The neuroscientific study of intentional action has produced puzzling and contradictory results: intentions show up at a variety of brain locations, and up to ten seconds before a decision has been made. Recently, it has been argued that intentions do not underlie voluntary action at all. At the same time neural states have been found that could be correlated with future actions, suggesting a role for intentions after all. The proposed project suggests that the cause of these seemingly contrasting results lies in the heterogeneous composition of everyday actions, consisting of both immediate and future-directed components. The proposed research promises to go to the bottom of this controversy by investigation what types of actions can be accomplished without discrete states like intentions, and for what types of actions intentions are needed. It will do so by looking for common factors in brain states underlying actions using functional Magnetic Resonance Imaging. Particularly, it will be investigated whether similarity in motor acts, actions, or contexts are crucial for finding commonalities in brain states.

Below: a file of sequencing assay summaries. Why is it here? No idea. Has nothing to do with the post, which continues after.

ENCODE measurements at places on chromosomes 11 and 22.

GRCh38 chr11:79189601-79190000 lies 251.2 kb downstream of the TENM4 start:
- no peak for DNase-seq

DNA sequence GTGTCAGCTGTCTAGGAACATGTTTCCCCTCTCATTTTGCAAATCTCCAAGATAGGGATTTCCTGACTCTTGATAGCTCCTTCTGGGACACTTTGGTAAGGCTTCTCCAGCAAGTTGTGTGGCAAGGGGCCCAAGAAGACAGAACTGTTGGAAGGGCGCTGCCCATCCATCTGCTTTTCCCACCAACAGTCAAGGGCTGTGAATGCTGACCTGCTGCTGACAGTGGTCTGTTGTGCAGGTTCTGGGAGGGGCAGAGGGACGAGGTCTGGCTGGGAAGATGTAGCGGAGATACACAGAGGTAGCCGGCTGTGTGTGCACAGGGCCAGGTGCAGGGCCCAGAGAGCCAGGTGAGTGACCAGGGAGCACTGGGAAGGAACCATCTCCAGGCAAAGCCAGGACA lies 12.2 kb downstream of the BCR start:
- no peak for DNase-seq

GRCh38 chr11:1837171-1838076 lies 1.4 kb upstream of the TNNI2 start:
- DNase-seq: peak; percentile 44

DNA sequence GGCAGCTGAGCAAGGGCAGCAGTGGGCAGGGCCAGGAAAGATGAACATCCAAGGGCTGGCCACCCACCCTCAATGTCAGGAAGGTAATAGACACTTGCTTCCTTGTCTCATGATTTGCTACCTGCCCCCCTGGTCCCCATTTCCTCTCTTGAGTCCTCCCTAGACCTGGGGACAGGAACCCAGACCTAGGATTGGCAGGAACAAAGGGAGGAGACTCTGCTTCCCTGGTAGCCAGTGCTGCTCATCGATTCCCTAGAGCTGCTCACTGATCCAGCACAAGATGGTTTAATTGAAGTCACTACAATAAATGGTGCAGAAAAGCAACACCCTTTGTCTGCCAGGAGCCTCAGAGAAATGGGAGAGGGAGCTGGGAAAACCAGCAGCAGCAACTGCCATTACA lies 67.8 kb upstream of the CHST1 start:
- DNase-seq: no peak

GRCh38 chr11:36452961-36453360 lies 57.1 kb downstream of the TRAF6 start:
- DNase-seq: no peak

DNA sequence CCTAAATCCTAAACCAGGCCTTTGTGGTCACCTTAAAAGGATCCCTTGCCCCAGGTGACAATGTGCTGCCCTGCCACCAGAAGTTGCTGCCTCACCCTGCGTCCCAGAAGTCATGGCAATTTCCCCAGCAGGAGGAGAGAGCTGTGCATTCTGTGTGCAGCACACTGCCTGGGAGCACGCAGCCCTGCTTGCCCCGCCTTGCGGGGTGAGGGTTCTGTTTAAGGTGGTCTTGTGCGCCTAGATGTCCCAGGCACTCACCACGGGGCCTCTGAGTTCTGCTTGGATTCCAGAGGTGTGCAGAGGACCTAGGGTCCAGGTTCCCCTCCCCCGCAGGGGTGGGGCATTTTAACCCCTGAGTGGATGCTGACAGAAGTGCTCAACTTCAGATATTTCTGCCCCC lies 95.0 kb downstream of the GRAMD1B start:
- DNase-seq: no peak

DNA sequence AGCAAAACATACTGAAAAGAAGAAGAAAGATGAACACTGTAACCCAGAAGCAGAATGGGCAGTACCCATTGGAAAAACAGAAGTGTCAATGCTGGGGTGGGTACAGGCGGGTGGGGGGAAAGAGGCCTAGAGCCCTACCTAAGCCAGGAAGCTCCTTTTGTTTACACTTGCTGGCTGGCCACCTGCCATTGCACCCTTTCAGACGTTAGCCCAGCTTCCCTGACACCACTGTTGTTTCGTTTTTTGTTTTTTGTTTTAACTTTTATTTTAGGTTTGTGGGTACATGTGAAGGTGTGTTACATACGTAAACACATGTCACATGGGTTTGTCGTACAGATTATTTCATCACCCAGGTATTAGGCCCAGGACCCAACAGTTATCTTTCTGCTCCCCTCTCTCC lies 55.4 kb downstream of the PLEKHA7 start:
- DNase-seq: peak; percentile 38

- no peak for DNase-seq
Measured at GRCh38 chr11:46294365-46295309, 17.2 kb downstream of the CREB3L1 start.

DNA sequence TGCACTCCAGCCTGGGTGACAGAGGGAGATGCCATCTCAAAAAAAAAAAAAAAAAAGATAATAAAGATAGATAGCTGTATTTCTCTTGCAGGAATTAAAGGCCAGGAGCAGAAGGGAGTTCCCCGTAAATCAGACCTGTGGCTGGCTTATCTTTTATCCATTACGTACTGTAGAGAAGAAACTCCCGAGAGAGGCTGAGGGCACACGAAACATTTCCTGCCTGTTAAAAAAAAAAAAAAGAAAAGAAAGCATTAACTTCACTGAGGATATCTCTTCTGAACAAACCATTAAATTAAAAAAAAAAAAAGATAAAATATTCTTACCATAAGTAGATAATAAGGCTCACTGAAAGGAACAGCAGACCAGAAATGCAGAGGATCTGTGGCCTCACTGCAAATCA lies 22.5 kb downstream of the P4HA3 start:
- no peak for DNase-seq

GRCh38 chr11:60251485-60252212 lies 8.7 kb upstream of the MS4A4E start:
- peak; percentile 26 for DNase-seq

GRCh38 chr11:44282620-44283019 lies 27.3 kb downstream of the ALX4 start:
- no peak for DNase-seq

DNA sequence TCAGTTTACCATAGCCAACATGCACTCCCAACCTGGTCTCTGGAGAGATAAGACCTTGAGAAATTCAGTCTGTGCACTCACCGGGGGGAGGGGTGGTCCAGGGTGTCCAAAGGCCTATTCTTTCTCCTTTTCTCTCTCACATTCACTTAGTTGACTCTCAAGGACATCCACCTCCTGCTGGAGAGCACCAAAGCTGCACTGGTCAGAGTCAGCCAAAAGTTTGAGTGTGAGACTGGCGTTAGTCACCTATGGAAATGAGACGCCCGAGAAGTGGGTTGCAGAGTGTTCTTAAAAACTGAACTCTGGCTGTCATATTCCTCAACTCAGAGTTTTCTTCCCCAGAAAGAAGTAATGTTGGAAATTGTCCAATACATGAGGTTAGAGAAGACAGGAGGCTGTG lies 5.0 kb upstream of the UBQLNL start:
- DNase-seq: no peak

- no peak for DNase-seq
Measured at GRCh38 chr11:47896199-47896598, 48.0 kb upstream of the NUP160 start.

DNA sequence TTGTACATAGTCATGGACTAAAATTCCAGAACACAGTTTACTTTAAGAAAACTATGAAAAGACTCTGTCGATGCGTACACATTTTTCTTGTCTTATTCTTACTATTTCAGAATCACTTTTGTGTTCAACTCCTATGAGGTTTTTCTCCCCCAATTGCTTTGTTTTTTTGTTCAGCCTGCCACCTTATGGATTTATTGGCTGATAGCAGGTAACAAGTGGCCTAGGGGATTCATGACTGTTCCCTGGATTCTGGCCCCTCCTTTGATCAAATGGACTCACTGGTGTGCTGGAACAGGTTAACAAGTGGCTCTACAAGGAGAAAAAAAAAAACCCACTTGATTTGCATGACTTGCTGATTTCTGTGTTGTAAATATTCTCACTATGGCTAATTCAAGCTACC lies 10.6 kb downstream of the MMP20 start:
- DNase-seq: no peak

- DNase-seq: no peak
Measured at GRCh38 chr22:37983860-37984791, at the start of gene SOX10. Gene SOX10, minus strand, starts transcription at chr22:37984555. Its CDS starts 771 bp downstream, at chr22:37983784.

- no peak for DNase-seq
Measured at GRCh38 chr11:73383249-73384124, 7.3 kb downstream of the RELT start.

Next, it will be investigated whether immediate actions and future actions differ with respect to the neural control processes, thereby directly testing the applicability of a philosophical distinction to neuroscientific research.
Finally, it will be assessed whether these processes are unique for self-chosen actions, or also apply to cued actions as well. This will relate the study of intentional action directly to adjacent scientific fields studying prospective memory and task sets.
By solving these issues the proposed research sets out to create a novel and detailed account of intentional action which will function as a framework for future research in philosophy, psychology, and neuroscience.